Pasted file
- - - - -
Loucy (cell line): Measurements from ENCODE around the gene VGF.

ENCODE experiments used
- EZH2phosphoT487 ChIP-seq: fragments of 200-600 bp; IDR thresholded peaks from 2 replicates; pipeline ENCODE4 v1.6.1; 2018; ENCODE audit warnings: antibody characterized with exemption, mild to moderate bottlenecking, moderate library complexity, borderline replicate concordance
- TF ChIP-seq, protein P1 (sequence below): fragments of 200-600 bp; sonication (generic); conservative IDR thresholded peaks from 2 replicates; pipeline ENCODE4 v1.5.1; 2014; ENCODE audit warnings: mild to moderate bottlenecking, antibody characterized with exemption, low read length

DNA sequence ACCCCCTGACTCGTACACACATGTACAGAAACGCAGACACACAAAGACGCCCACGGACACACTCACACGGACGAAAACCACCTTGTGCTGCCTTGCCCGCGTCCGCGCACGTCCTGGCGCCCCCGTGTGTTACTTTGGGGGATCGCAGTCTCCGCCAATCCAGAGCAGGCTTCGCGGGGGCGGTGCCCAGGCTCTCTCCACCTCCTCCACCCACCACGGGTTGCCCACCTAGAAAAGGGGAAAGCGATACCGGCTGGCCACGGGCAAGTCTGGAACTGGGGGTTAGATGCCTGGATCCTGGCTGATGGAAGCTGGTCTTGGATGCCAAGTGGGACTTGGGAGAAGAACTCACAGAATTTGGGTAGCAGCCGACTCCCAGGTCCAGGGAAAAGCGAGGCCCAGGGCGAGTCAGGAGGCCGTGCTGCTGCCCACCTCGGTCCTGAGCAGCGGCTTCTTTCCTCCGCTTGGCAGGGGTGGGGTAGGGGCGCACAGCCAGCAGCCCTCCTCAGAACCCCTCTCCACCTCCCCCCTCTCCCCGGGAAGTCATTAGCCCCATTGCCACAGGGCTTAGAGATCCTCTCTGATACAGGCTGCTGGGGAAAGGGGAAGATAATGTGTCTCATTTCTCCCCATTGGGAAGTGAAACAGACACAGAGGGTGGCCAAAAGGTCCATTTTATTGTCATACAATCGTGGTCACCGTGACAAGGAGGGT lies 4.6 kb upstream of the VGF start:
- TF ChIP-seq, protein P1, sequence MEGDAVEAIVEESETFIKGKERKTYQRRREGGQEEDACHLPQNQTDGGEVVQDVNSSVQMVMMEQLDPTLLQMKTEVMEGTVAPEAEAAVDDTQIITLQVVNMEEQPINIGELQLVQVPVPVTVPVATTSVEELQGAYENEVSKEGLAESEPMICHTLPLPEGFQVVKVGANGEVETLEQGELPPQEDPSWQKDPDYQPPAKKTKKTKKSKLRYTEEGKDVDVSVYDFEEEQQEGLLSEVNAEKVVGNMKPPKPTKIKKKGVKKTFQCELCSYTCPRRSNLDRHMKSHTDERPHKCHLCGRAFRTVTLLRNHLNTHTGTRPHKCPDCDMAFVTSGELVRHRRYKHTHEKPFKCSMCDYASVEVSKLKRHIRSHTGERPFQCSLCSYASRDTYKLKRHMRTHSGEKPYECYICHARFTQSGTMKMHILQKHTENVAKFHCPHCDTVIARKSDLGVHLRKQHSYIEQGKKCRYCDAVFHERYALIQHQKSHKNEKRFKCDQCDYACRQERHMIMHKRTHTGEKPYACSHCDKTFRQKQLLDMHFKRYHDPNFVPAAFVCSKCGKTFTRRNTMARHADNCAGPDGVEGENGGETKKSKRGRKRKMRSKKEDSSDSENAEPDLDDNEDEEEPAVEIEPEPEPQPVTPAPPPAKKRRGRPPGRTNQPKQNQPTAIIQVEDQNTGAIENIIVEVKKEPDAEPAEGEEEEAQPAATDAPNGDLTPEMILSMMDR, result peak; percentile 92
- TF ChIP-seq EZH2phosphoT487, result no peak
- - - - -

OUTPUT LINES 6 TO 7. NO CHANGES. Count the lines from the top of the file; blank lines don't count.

- TF ChIP-seq, protein P1, sequence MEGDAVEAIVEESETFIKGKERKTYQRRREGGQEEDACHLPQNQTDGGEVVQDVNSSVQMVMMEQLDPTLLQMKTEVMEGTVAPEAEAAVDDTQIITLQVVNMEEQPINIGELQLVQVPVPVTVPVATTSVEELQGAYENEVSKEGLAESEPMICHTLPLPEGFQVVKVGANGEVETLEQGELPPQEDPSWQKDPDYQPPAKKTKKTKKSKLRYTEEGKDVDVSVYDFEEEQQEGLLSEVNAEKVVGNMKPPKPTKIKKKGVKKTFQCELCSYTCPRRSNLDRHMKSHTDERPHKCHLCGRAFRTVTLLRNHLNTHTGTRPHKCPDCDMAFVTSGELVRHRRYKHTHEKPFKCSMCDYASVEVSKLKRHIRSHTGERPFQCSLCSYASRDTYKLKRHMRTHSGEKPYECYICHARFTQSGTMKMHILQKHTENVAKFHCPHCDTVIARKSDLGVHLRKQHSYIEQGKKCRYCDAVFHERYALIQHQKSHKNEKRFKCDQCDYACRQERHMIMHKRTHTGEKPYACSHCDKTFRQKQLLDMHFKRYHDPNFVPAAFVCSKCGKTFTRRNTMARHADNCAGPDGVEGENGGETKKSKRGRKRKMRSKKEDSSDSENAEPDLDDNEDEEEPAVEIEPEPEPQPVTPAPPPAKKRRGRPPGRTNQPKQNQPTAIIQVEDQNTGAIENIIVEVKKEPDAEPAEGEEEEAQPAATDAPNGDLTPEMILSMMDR, result peak; percentile 92
- TF ChIP-seq EZH2phosphoT487, result no peak